Weight Loss

Natural Additions To Any Weight Loss Plan

More than two-third of adults and almost one-third of children and adolescents in the United States are overweight or obese. By the year 2030, it’s expected that half of all adults will be considered obese with a BMI greater than 40. We all know that changing our eating habits, decreasing caloric intake and increasing physical activity are the mainstays of any weight loss program. But here are 5 simple additions to your weight loss program that might help as well:


Probiotics

Probiotics are live microorganisms that have health benefits when ingested. They are found in both supplements and fermented foods. Probiotics may improve digestive health, heart health and immune function, to name a few. Several studies also suggest that probiotics can help you lose weight and belly fat.

Supplements containing bacteria of the Lactobacillus subfamily have been shown to reduce fat mass. However, the same doesn’t apply to all Lactobacillus species. Some studies have linked L acidophilus with weight gain. 

Probiotics may also fight obesity by: 

Release of GLP-1: Probiotics may help release the satiety (appetite-reducing) hormone GLP-1. Increased levels of this hormone may help you burn calories and fat.

Increase of ANGPTL4: Probiotics may increase levels of the protein ANGPTL4. This may lead to decreased fat storage. There is also a lot of evidence that obesity is linked to inflammation in the brain. By improving gut health, probiotics may reduce inflammation and protect against obesity and other diseases. 

Many types of probiotics are on the market. Some have been well studied, and some haven’t. One theoretical risk of probiotics is if someone has an immune system weakened by illness or medication, that person could get sick from probiotics. Since they are not regulated it is not clear which probiotics, or even if the probiotic bacteria listed on the label is actually in the product. A better way to get a daily dose of probiotics is through the many foods loaded with these cultures of good bacteria. The top sources include: yogurt, especially plain Greek yogurt (but check the sugar and fat content) kefir (a tangy dairy drink), and fermented vegetables such as pickles or sauerkraut.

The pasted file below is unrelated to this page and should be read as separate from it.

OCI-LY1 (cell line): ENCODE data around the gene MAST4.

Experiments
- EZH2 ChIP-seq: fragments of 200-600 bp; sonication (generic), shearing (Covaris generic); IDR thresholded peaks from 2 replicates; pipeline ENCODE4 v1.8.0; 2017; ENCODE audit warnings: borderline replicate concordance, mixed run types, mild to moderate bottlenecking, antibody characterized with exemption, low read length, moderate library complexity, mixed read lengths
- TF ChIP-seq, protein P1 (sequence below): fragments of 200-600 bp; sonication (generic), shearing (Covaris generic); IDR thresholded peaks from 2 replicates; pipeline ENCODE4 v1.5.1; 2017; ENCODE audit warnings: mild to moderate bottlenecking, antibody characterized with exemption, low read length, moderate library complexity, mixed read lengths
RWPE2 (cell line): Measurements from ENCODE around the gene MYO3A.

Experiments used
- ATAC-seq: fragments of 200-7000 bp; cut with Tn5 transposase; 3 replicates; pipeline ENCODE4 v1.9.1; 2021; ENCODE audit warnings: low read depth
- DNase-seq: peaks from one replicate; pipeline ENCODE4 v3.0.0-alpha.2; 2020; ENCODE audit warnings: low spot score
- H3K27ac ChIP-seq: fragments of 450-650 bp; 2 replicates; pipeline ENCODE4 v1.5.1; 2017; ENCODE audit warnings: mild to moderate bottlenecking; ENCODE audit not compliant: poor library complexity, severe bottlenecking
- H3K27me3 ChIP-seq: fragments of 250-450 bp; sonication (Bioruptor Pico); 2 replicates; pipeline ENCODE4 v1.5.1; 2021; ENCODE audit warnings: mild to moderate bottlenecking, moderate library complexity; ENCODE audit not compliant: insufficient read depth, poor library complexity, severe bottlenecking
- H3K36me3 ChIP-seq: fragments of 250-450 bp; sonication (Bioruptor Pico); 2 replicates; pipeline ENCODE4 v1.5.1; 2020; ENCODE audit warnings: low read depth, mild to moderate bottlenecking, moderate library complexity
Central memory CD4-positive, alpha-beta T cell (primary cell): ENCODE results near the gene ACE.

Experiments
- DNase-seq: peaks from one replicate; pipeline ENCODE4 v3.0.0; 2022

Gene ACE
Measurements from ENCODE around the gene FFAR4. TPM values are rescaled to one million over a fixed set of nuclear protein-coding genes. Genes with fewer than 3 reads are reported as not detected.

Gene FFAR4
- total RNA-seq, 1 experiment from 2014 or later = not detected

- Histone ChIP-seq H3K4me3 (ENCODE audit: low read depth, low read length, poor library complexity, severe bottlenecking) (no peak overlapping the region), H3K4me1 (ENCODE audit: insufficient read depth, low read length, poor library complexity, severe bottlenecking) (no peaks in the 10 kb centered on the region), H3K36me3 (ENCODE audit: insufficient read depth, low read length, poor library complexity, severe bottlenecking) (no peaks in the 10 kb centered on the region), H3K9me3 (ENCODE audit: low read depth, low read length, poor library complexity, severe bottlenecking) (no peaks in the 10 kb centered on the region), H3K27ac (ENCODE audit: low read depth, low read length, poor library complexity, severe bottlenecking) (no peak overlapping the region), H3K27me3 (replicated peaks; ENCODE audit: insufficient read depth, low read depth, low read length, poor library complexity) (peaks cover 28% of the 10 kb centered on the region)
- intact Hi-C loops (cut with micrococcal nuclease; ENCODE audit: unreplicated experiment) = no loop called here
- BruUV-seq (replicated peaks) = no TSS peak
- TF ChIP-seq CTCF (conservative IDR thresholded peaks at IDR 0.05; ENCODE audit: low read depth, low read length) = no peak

Protein

Protein is the single most important nutrient for losing weight. Eating a high protein diet has been shown to boost metabolism by 80–100 calories per day while shaving 441 calories per day off your diet. One study also showed that eating 25% of your daily calories as protein reduced obsessive thoughts about food by 60%, while cutting desire for late-night snacking in half. Simply adding protein to your diet is one of the easiest and most effective ways to lose weight. If you struggle to get enough protein in your diet, taking a supplement – such as protein powder may seem like a great alternative but a nonprofit group called the Clean Label Project released a report about toxins in protein powders. Researchers screened 134 products for 130 types of toxins and found that many protein powders contained heavy metals (lead, arsenic, cadmium, and mercury), bisphenol-A (BPA, which is used to make plastic), pesticides, or other contaminants with links to cancer and other health conditions.

Some toxins were present in significant quantities. For example, one protein powder contained 25 times the allowed limit of BPA. How could protein powder contain so many contaminants? The Clean Label Project points to manufacturing processes or the existence of toxins in soil (absorbed by plants that are made into protein powders). Not all of the protein powders that were tested contained elevated levels of toxins. You can see the results at the Clean Label Project’s website.

Aim for the recommended dietary allowance for protein intake: 46 grams per day for women and 56 grams per day for men. For example: 

-An egg for breakfast (6 grams)

-6 ounces of plain Greek yogurt at lunch (18 grams) (not low fat, it often contains minimally less fat than regular yogurt and a whole lot of sugar!)

-A handful of nuts for a snack (4–7 grams)

-A cup of milk (8 grams)

-2 ounces of cooked chicken for dinner (14 grams)

But clear with your healthcare provider first since some medical concerns such as renal issues may require protein restrictions.


Fiber

A study published in the Annals of Internal Medicine suggests that something as simple as aiming to eat 30 grams of fiber each day can help you lose weight, lower your blood pressure, and improve your body’s response to insulin just as effectively as a more complicated diet. The participants that averaged 19 grams of fiber a day lowered their blood pressure, improved their response to insulin and lost up to 5.9 lbs, which they maintained for 12 months. This one simple step can make all the difference especially since it encourages healthy behaviors rather than discouraging unhealthy ones.